I saw a lifeboat and made for it, but it had been turned upside-down. It must have capsized, for there were still some people clinging to it, clambering and kicking out in an attempt to climb onto its upturned hull. I didn't want to get mixed up with that since I didn't think there were going to be many survivors from it, so I swam away again. I don't think anybody was saved out of that boat.
I was at the end of my tether, a numbness coming over me, when I saw another lifeboat. Somebody's hands reached over the side and i grabbed them. I was hauled into the boat where I then lost consciousness. I came to in the bottom of the boat with somebody pouring brandy into me. I gulped it down - I don't know how much I drank but it really did the trick. Soon I was all right.
The lifeboat was absolutely full. In fact they weren't going to pick me up until they saw I was an officer of some sort and, as there was no officer on board already, they hauled me in. Otherwise it might well have been a different story.
Despite being the only officer, because I was only seventeen, I had but a meagre knowledge of lifeboats, but I did manage to get us all organised. We found the canvas boat-cover which fortunately had been left in the boat, and soon we had everybody covered - it was sleeting and snowing, and there was also spray coming over. It was dreadful weather: rough seas, force eight, the waves towering up and plummeting down - it was terrible. I had to sit in the freezing cold in my wet clothes. I think I was the closest to becoming a casualty and, to be quite honest, the brandy had saved my life.
We just sat and waited and waited. Eventually we spotted a ship on the horizon. It was a destroyer coming to rescue us. I thought it had missed our boat as it went round and round to other boats. However, what had actually happened was that they had seen our boat was all right and had gone to pick up people of the rafts first. We were one of the last groups to be rescued.
Safely ashore: Dennis Haffner (left) with two other survivors from the disaster - the Seventh Engineer (centre) and the Bugle Boy, N.Gardiner.
On board the destroyer they looked after us very well. Straight away we were given two tots of rum. Then we were taken to the boiler room to take off our wet clothes and have them dried on the gratings. These two tots of rum put new life into us. By the time we'd arrived in the boiler room, I don't think any of us could remember why we were there or where we were going. We were on board for three days while we headed for Gourock. The day after our arrival, we went off to our respective homes and that was the end of the ordeal for us. David Critchely, the other cadet (with whom I'd been jointly responsible for getting the children to the boats), was in the last boat to be picked up after eight days at sea. Imagine sitting in a lifeboat for eight days in that rough weather. The Fourth Officer, who was in charge, was decorated with an MBE.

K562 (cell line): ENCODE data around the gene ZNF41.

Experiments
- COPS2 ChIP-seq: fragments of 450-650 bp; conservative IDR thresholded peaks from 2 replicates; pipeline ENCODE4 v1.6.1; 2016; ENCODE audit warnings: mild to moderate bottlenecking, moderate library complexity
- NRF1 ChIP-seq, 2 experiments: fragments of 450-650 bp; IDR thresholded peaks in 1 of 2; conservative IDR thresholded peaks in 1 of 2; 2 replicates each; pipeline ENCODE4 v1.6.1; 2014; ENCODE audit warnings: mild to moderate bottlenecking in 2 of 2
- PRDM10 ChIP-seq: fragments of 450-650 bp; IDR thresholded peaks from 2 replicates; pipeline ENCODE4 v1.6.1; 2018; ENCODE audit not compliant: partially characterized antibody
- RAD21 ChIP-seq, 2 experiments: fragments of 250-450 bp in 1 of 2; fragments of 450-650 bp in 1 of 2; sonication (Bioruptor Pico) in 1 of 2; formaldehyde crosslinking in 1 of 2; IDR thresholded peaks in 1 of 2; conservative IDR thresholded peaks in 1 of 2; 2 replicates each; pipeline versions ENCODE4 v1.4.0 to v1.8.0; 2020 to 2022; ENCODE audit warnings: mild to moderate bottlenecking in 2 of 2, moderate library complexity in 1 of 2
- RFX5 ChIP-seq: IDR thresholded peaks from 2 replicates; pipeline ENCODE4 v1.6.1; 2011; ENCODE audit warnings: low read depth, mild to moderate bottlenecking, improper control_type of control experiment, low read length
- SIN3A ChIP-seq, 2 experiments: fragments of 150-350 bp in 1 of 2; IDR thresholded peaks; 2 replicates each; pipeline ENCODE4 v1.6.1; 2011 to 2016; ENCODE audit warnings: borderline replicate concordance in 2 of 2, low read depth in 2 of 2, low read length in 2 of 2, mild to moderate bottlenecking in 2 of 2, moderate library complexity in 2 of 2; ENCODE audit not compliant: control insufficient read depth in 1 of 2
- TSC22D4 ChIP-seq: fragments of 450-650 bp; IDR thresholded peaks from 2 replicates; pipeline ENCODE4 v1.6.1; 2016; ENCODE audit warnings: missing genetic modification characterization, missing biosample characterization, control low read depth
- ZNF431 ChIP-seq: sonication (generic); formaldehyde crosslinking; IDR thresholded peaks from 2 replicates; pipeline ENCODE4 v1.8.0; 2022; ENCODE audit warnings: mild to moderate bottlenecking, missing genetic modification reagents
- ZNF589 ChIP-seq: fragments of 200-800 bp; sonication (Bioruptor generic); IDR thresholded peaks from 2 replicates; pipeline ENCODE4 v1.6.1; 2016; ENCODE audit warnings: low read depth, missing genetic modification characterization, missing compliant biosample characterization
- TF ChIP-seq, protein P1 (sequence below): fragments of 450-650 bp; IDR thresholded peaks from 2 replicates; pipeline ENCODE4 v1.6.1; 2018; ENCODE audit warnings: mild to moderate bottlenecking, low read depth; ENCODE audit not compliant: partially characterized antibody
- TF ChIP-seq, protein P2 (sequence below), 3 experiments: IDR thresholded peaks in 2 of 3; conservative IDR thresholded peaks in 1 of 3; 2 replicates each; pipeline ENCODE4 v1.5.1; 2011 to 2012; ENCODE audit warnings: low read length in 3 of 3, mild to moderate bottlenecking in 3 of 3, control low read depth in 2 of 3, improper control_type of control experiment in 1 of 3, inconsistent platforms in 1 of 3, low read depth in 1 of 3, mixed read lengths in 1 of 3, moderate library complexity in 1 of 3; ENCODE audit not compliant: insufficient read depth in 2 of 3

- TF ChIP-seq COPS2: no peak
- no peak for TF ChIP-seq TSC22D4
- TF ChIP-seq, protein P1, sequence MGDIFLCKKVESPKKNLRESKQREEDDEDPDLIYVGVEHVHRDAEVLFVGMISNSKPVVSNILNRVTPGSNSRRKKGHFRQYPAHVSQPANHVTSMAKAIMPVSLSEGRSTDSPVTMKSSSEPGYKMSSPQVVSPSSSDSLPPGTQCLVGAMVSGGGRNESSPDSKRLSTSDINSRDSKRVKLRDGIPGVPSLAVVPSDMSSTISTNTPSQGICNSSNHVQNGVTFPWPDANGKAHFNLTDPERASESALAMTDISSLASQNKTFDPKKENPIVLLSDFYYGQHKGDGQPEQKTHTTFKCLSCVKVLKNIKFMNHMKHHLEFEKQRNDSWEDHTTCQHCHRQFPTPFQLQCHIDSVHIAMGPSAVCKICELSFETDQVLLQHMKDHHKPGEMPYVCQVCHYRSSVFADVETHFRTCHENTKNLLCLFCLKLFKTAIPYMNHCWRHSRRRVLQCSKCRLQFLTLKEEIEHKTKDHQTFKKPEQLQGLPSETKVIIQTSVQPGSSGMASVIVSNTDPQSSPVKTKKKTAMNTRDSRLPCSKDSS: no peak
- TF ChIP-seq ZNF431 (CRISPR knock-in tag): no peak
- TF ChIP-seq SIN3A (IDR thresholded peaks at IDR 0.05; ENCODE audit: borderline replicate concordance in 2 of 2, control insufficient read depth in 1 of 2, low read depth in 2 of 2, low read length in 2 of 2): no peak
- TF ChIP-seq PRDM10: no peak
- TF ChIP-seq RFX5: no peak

Later we had to attend an enquiry. The man in charge of it stated that everybody had done their job well. There was no question of any fault to be found in the crew for bad behaviour or not doing their job properly. Every member did their job to the best of their ability under the circumstances. It was the weather that caused the large numbers of casualties after the torpedoeing.
The loss of the ship convinced the British public that evacuations by sea were futile. The CORB Seavac scheme was short-lived and quickly scrapped. British morale at the time, which had remained resilient during the Battle of Britain, took a serious blow.
To this day, it is not known exactly who was at fault for the sinking of the City of Benares. German news agencies claimed that the Germany Navy was unaware of child evacuees on board and maintained that the vessel was an armed auxiliary cruiser, thus providing the justification for an attack under the terms of warfare.
A statement from the Germany Navy, published in The Times (edition 26 September 1940) read "If the ship was really torpedoed with the loss of children, then the murderer's name is Churchill. Nothing is sacred to this monster. The world is beginning to recognise him more and more for what he is - a fiend in human form. The device of putting children in auxiliary cruisers and then calling them children's transport ships, might possibly extend to munition factories, which through the presence of a few children could be given the status of orphanages".
In contrast, blame was also placed on the Admiralty for ordering the convoy to pass through waters that it knew were populated by enemy submarines. In fact, the ship's telegram operator was even made aware of such a presence - but the Admiralty failed to take action.
The City of Benares disaster is still one of the most studied tragedies of the Second World War.
After surviving the ordeal, Haffner worked as a ship draughtsman, naval architect and assistant inspector at a number of shipbuilders, including Barclay Curle & Co. and Cammell Laird. In May 1955, Haffner joined Lloyd's Register, working in it's Technical Records Department and later the Ship Plans Department at its 71 Fenchurch Street. After a career spanning 27 years at the Society, Haffner retired.